You can learn about Python Variable Scope Programs with Outputs helped you to understand the language better.

Python Programming – Scope and Module

Variables are reserved memory locations to store values. When you assign a variable with = to an instance, you are binding or mapping the variable to that instance. Python keeps track of all these map-pings with namespaces. Roughly speaking, name-spaces are just containers for mapping names to objects, i.e., these are containers for mapping names of variables to objects. You can think of them as dictionaries, containing name: object mappings, where the dictionary keys represent the names and the dictionary values the object itself. Such a ” name-to-object” mapping allows you to access an object by a name that you have assigned to it. For example, if we make a simple string assignment via a_string = “Hello”, you created a reference to the “Hello” object, and hereafter you can access via its variable name a_string.

Also, you have multiple independent namespaces in Python, and names can be reused for different namespaces with unique objects. Namespaces also have different levels of hierarchy called “scope”. The “scope” in Python defines the “hierarchy level” in which you search namespaces for certain “name- to-object” mappings. A scope represents the textual area of a Python program where a namespace is directly accessible.

Scope of objects and names

The scope of a variable determines the portion of the program where you can access a particular identi¬fier. There are two basic scopes of variables in Python:

  • Local scope
  • Global scope

Variables that are defined inside a function body have a local scope. In other words, it is local to that function and those defined outside have a global scope. This means that local variables can be accessed only inside the function in which they are declared, If you then try to access the variable x outside the function, it will give NameError.

  • A local scope refers to the local objects available in the current function.

Example
Demo of local scope.

def func1 ( ) :
x = 9 # local scope
print ( x )
func1 ( )RUN
>>>
9
>>>

Global variables can be accessed throughout the program body by all functions. When you call a function, the variables declared inside it are brought into scope.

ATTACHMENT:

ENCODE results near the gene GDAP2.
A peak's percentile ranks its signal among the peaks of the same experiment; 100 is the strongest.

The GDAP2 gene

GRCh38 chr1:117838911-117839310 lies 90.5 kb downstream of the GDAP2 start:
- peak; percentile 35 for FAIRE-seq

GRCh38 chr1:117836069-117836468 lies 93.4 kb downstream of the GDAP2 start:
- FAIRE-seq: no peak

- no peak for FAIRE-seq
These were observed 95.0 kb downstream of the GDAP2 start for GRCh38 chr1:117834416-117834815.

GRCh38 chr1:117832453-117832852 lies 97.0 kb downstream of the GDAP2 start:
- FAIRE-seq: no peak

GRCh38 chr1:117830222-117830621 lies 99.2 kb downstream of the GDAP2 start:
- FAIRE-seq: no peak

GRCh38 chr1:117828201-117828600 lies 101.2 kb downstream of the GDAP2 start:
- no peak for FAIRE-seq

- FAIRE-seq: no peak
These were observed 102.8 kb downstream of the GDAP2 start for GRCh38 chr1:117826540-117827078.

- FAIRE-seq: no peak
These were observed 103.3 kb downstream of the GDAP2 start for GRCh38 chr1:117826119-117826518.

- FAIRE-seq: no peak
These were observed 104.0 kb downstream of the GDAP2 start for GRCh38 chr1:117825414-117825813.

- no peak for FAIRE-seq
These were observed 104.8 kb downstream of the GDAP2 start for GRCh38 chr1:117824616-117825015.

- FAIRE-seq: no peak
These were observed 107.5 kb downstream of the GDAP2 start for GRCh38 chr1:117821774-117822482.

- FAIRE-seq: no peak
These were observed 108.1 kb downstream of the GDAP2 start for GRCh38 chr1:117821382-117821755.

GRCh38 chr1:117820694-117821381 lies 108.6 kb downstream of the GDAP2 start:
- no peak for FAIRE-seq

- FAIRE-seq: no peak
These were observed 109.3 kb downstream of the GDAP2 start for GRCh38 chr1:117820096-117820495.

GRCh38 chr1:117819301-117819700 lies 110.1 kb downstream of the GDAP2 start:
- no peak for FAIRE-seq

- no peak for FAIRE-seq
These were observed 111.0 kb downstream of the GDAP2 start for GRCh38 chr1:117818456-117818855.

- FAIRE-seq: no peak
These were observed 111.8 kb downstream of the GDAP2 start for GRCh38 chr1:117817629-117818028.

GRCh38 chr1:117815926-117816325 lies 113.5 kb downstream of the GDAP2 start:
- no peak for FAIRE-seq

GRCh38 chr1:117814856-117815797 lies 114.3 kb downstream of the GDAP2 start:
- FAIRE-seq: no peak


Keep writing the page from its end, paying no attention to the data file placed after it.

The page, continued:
Let us discuss the global scope of a variable in brief:

(a) The global names are variables assigned at the top level of the enclosing module file. It means that it is visible everywhere within the program.
(b) The global names must be declared only if they are assigned within a function.
(c) Global variables must be referenced within a function without being declared.

  • A global scope refers to the objects available through the code execution since their inception.

Example
Demo of global scope.

y=9 # Global scope
def func2 ( ):
print(y)
func2 ( )RUN
>>>
9
>>>

Example
Demo of local and global variables.

total = 0; # This is global variable.
# Function definition
def sum(arg1, arg2):
# Add both the parameters and return them
total = arg1 + arg2; # Here total is local variable
print(“Inside the function local total : “, total)
return total
# Now you can call
sum function sum(20, 40)
print(“Outside the function global total : “, total)RUN
>>>
Inside the function local total: 60
Outside the function global total : 0
>>>

Here, you just defined the variable name total twice. So, how does Python know which namespace it has to search if you want to print the value of the variable total? This is where Python’s LEGB-rule comes into play. The order for name resolution (for names inside a function) is local, enclosing function for nested def, global, and then the built-in namespaces (i.e., LEGB).

However, if you assign a new value to a name, a local name is created, which hides the global name. The global statement is necessary if you are changing the reference to an object (e.g. with an assignment).
In Example 4, to modify the contents of the array, the global statement is not needed because you are only modifying the object. Whereas in Example 5, you are modifying the reference to the variable, global is needed, otherwise, a local variable will be created inside the function.